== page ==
This is a relief!!!!!  I never though that such a high compensation value would pass muster in the UK.  We will have to reach out to our UK counterparts such as Natalie Gamble to determine how this decision sets the tone in the UK.  Will other Judges come to the same decision?  Is this a consistent decision?   I will seek a guest blog entry from Ms. Gamble and keep you informed!

Adoption Tax Credit Survives the ‚ÄúFiscal Cliff‚ÄĚ

A compromise was reached and the President signed the ‚ÄúFiscal Cliff‚ÄĚ bill today, January 2, 2013, which had a provision for th eAdoption Tax Credit.¬† The new law makes the Adoption Tax Credit a permanent part of the Internal REvenue Code.¬† In the past, the Adoption Tax Credit was not permanent and it included a sunset provision that caused it to ‚Äúexpire‚ÄĚ for lack of a better term.

The Adoption Tax Credit best generic proscar allows families to claim a tax deduction for their adoption expenses.  Adoption experts around the country had pushed for it to be a refundable tax credit but that fature did not survive negotiations and the bill was passed withoiut the refundanble language as a compromise.  The tax credit is claimed to be a benefit of billions of dollars to families who will adopt in the future.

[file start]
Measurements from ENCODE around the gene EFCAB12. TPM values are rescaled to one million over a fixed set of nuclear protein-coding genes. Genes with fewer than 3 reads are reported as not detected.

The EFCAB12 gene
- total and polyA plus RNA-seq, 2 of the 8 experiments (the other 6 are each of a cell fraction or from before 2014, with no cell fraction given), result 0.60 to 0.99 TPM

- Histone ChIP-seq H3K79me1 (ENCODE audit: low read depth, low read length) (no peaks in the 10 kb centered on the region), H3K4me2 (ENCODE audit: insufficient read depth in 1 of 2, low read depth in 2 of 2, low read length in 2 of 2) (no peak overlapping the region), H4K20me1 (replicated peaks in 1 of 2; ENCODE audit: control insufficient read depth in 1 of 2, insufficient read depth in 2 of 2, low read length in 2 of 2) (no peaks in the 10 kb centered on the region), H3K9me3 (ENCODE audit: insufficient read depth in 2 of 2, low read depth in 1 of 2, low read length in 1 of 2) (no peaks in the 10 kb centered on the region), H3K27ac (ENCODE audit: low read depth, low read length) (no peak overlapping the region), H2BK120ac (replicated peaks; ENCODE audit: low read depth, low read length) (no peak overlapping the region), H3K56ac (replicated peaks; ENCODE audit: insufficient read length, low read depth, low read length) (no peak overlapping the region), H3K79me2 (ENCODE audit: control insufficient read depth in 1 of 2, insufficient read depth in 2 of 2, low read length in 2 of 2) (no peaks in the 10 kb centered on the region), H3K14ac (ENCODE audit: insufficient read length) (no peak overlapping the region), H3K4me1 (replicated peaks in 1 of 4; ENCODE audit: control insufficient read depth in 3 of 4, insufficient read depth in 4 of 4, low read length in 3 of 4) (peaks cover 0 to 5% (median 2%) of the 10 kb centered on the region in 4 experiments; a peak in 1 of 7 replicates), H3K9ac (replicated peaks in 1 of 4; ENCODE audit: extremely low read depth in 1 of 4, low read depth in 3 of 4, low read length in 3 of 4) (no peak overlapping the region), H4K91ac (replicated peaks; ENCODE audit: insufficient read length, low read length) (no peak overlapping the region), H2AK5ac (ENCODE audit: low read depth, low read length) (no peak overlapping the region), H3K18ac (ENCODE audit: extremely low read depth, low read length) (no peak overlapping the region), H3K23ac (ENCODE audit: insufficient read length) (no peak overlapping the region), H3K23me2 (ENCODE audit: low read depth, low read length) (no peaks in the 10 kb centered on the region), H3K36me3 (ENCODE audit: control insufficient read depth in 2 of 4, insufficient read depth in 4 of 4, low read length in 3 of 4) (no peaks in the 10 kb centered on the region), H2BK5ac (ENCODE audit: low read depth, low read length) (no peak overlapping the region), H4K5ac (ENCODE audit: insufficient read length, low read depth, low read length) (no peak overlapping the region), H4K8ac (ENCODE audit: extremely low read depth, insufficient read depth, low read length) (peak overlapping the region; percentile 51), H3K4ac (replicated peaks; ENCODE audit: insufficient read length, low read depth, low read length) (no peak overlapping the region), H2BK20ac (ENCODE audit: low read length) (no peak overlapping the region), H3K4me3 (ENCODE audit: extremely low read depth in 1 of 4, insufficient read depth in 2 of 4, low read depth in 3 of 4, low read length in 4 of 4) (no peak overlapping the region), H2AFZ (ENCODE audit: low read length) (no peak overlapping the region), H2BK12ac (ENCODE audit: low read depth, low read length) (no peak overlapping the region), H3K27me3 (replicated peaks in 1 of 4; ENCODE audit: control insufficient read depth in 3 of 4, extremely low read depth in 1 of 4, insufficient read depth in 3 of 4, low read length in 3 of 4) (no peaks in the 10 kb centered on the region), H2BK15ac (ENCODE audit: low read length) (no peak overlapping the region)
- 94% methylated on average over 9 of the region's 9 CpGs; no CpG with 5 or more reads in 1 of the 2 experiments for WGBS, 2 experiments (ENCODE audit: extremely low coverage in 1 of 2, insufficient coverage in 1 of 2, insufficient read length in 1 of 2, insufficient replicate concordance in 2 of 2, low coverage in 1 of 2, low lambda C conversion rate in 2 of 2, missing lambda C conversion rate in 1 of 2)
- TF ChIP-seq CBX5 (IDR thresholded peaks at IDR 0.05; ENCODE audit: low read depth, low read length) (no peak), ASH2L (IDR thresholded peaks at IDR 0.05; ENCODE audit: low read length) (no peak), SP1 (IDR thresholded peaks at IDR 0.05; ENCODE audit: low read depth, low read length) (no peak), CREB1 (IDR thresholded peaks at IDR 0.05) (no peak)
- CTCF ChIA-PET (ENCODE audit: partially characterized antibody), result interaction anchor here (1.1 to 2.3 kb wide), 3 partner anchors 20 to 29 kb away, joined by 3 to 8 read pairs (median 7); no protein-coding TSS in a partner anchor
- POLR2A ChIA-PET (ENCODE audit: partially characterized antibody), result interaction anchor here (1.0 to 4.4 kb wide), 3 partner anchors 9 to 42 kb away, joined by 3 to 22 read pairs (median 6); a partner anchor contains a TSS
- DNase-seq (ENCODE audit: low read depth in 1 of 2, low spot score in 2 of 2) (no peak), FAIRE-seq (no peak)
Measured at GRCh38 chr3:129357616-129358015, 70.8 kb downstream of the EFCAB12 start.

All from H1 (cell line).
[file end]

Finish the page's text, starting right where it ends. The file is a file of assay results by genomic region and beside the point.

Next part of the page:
IVF BABIES DENIED U.S. CITIZENSHIP

A U.S. citizen, Ellie Lavi, utilized IVF at a fertility clinice to get preganant, see USA Today article dated March 20, 2012. When she gave birth she was oversees in Tel Aviv. She then applied for U.S. citizenship for her children at the U.S. Embassy and was todl that her children were not eligible for citizenship unless she could prove that the gg or sperm that they created the embryo from was from an American citizen. According to the U.S. State Department there only has to be a link with at least one parent. Thus, if a single where to buy proscar online uk woman utilizes IVF with donor eggs she should not leave the United States until after the child is born to avoid citizenship problems. If a couple utilizes IVF with donor sperm and donor eggs the advise is the same. Otherwise, if either parent’s sperm or egg is used they shoudl be fine but if they travel they should travel with documentation/proff that they are biologically related to the child to avoid having citizenship problems if the woman goes into labor outside of the United States.

Crazy Month for Family Formation / Assisted Reproductive Technology Law

So many things have happened this month that I can’t keep up with the blog posts fast enough before something else happens. Here is a brief re-cap of the events from this month: